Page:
The evanescence of childhood

I love this passage from the short story “Quality Time” by Barbara Kingsolver in her collection Homeland.  The passage comes after Miriam, a single mother, has just answered a string of questions about death from her five-year-old daughter Rennie as they drive home from day care.  Rennie has ruminatively decided that she would rather live with her aunt than her father if something were to happen to Miriam, and Miriam has looped around the block a few times in order to let the conversation run its course.  Now the subject turns to dinner.  Rennie wants pot pies — even after her mother suggests a stop at Ice Cream Heaven — and declares that, yes, she’ll be able to wait the half hour for dinner to cook in the oven once they get home.

In the overtones of her voice and the way she pushes her blond hair over her shoulder there is a startling maturity, and Miriam is frozen for a moment with a vision of a much older Rennie.  All the different Rennies — the teenager, the adult — are already contained in her hands and her voice, her confidence.  From moments like these, parents can find the courage to believe in the resilience of their children’s lives.  They will barrel forward like engines, armoured by their own momentum, more indestructible than love.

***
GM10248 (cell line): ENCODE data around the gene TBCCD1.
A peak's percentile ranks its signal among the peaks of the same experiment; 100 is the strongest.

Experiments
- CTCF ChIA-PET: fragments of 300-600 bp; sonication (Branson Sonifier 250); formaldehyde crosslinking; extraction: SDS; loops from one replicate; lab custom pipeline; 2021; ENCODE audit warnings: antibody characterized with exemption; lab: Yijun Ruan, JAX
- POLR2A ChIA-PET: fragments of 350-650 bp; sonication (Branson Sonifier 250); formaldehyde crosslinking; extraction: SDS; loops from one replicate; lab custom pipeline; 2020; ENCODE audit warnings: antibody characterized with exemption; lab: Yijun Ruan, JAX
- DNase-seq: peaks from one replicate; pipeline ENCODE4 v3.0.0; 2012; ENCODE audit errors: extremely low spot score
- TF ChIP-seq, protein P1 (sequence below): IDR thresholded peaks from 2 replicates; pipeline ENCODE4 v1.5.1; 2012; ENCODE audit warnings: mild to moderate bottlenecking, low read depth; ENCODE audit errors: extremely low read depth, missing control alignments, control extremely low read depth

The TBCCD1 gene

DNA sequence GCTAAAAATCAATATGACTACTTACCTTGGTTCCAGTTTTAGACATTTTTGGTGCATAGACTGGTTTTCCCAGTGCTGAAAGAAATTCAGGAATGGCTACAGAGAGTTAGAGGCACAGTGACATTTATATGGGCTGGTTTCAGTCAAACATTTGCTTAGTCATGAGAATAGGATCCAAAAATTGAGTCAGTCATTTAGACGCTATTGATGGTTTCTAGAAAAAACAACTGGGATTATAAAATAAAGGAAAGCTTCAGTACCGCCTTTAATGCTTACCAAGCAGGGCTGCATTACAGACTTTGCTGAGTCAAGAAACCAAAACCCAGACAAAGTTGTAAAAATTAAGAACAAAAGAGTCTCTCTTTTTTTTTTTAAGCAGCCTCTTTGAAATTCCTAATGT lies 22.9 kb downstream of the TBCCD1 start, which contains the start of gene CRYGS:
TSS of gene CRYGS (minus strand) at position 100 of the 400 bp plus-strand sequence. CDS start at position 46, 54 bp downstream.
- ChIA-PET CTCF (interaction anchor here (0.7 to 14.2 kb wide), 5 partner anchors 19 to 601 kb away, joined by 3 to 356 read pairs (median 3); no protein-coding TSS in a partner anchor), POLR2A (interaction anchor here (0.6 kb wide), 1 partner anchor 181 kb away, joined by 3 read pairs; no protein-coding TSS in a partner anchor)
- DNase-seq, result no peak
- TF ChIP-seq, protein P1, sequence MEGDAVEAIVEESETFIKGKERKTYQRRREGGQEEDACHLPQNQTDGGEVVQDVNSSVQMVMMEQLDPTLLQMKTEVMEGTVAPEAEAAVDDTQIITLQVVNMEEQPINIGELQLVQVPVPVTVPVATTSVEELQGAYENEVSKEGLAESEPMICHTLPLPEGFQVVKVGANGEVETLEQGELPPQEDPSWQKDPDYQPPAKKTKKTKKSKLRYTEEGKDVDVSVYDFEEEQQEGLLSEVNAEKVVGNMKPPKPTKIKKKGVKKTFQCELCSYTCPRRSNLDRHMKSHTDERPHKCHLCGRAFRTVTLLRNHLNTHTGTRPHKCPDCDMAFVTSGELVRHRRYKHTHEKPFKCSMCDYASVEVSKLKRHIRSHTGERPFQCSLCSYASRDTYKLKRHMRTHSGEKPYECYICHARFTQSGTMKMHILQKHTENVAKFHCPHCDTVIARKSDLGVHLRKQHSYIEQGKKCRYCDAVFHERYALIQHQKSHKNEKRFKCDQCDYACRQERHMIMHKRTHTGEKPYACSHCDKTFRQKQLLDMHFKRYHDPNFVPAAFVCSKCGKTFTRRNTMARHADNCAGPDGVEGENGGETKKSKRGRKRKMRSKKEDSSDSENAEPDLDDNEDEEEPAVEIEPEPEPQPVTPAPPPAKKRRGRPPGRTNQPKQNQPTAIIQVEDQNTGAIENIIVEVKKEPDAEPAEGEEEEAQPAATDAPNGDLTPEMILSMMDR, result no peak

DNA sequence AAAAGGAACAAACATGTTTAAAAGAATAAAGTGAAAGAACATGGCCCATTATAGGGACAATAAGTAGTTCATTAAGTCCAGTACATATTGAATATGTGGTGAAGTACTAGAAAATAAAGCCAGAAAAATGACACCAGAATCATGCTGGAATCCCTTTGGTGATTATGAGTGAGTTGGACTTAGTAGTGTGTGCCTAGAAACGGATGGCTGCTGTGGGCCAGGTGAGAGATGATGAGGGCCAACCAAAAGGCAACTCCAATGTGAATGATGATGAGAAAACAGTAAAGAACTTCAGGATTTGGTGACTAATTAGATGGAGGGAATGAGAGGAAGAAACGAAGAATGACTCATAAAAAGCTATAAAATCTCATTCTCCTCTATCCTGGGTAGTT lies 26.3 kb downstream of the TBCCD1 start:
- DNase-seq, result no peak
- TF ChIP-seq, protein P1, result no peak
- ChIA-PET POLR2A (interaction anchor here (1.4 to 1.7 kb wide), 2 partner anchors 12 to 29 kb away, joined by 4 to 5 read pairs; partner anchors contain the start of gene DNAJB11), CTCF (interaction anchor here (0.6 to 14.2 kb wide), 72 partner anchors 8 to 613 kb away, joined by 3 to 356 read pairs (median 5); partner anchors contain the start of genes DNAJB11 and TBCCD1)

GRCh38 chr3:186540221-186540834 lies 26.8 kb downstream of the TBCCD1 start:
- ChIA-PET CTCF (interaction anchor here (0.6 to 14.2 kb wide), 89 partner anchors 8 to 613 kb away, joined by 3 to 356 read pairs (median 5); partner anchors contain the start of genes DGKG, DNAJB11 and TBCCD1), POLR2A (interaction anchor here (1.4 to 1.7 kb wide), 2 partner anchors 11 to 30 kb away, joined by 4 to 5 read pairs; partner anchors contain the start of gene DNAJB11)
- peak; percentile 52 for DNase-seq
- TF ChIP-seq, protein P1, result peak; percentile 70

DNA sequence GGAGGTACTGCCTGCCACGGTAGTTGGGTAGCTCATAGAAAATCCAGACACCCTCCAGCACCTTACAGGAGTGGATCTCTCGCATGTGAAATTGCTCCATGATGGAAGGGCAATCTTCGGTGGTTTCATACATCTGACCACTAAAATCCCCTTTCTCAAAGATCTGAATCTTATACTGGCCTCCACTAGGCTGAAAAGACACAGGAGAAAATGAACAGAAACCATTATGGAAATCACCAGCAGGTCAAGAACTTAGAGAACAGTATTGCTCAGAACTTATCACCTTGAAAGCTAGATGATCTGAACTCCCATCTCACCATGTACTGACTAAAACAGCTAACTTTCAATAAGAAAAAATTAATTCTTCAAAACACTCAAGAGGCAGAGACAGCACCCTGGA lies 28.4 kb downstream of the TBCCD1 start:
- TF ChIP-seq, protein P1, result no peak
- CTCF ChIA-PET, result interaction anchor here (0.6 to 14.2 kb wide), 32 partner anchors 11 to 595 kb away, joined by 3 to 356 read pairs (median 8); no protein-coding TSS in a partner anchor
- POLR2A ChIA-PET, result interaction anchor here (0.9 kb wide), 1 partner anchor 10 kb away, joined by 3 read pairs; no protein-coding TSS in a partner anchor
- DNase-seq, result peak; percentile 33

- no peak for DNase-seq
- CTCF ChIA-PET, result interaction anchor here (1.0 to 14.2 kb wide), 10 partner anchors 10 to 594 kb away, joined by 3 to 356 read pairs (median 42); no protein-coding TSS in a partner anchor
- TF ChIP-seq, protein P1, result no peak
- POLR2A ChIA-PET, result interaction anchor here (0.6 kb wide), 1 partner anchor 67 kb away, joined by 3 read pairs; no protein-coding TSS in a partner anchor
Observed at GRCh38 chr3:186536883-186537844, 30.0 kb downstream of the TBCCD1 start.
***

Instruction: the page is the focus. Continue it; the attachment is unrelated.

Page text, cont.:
To me, this passage captures the fleetingness of both childhood and parenthood.  It also catches that moment in a parent’s life when you realize that, no matter what you do, your child is a person unto him- or herself.  One day, you will have to simply step back, let go, and stand on the riverbank as the current of who your child is flows by you, cutting its own special course through the unseen landscapes ahead.



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